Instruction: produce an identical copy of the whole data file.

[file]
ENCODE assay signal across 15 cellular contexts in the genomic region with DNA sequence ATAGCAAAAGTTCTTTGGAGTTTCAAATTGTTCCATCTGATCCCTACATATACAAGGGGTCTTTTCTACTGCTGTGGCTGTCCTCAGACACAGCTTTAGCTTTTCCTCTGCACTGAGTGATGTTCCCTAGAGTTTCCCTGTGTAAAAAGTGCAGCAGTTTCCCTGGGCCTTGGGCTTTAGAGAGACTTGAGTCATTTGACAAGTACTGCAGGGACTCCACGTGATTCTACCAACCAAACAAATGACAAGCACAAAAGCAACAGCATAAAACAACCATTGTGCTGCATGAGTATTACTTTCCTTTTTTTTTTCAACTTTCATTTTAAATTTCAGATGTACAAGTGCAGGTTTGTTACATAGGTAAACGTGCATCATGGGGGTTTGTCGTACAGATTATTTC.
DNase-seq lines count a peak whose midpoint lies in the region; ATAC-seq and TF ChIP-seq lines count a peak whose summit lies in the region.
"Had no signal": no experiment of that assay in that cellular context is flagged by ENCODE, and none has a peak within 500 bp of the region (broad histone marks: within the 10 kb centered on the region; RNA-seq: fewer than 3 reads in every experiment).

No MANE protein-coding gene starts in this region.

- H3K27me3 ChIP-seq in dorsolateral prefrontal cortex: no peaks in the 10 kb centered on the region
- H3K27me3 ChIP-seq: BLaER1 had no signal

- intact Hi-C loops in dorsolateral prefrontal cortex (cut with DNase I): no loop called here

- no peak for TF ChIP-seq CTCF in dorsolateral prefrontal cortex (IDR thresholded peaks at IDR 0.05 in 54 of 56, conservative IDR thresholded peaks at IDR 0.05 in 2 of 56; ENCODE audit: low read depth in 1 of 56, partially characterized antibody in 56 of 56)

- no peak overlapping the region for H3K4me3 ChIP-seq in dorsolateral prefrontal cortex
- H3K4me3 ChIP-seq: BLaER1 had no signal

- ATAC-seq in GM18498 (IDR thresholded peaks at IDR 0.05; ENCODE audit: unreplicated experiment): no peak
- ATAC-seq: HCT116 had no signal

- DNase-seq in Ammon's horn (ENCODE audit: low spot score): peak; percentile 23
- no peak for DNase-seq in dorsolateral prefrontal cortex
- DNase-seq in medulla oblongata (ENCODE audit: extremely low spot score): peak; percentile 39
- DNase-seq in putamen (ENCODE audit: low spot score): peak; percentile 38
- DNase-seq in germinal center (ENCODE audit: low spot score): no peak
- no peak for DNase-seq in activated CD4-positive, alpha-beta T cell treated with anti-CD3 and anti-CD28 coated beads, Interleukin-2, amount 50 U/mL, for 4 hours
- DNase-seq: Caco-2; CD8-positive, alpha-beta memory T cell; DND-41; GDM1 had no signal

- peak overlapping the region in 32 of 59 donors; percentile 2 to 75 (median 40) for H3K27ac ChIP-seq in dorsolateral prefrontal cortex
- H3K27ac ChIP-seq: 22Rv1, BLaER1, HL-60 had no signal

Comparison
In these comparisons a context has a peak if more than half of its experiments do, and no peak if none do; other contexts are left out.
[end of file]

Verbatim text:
ENCODE assay signal across 15 cellular contexts in the genomic region with DNA sequence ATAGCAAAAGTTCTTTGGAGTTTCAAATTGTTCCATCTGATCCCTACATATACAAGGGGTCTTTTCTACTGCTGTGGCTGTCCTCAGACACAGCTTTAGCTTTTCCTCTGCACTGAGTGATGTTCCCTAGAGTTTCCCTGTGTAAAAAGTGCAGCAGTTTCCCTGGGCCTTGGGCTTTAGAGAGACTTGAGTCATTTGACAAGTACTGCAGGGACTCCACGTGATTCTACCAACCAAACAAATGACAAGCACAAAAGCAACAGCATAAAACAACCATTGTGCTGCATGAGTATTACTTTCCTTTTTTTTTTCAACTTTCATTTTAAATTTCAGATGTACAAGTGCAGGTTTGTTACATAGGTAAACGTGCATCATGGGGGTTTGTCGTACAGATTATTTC.
DNase-seq lines count a peak whose midpoint lies in the region; ATAC-seq and TF ChIP-seq lines count a peak whose summit lies in the region.
"Had no signal": no experiment of that assay in that cellular context is flagged by ENCODE, and none has a peak within 500 bp of the region (broad histone marks: within the 10 kb centered on the region; RNA-seq: fewer than 3 reads in every experiment).

No MANE protein-coding gene starts in this region.

- H3K27me3 ChIP-seq in dorsolateral prefrontal cortex: no peaks in the 10 kb centered on the region
- H3K27me3 ChIP-seq: BLaER1 had no signal

- intact Hi-C loops in dorsolateral prefrontal cortex (cut with DNase I): no loop called here

- no peak for TF ChIP-seq CTCF in dorsolateral prefrontal cortex (IDR thresholded peaks at IDR 0.05 in 54 of 56, conservative IDR thresholded peaks at IDR 0.05 in 2 of 56; ENCODE audit: low read depth in 1 of 56, partially characterized antibody in 56 of 56)

- no peak overlapping the region for H3K4me3 ChIP-seq in dorsolateral prefrontal cortex
- H3K4me3 ChIP-seq: BLaER1 had no signal

- ATAC-seq in GM18498 (IDR thresholded peaks at IDR 0.05; ENCODE audit: unreplicated experiment): no peak
- ATAC-seq: HCT116 had no signal

- DNase-seq in Ammon's horn (ENCODE audit: low spot score): peak; percentile 23
- no peak for DNase-seq in dorsolateral prefrontal cortex
- DNase-seq in medulla oblongata (ENCODE audit: extremely low spot score): peak; percentile 39
- DNase-seq in putamen (ENCODE audit: low spot score): peak; percentile 38
- DNase-seq in germinal center (ENCODE audit: low spot score): no peak
- no peak for DNase-seq in activated CD4-positive, alpha-beta T cell treated with anti-CD3 and anti-CD28 coated beads, Interleukin-2, amount 50 U/mL, for 4 hours
- DNase-seq: Caco-2; CD8-positive, alpha-beta memory T cell; DND-41; GDM1 had no signal

- peak overlapping the region in 32 of 59 donors; percentile 2 to 75 (median 40) for H3K27ac ChIP-seq in dorsolateral prefrontal cortex
- H3K27ac ChIP-seq: 22Rv1, BLaER1, HL-60 had no signal

Comparison
In these comparisons a context has a peak if more than half of its experiments do, and no peak if none do; other contexts are left out.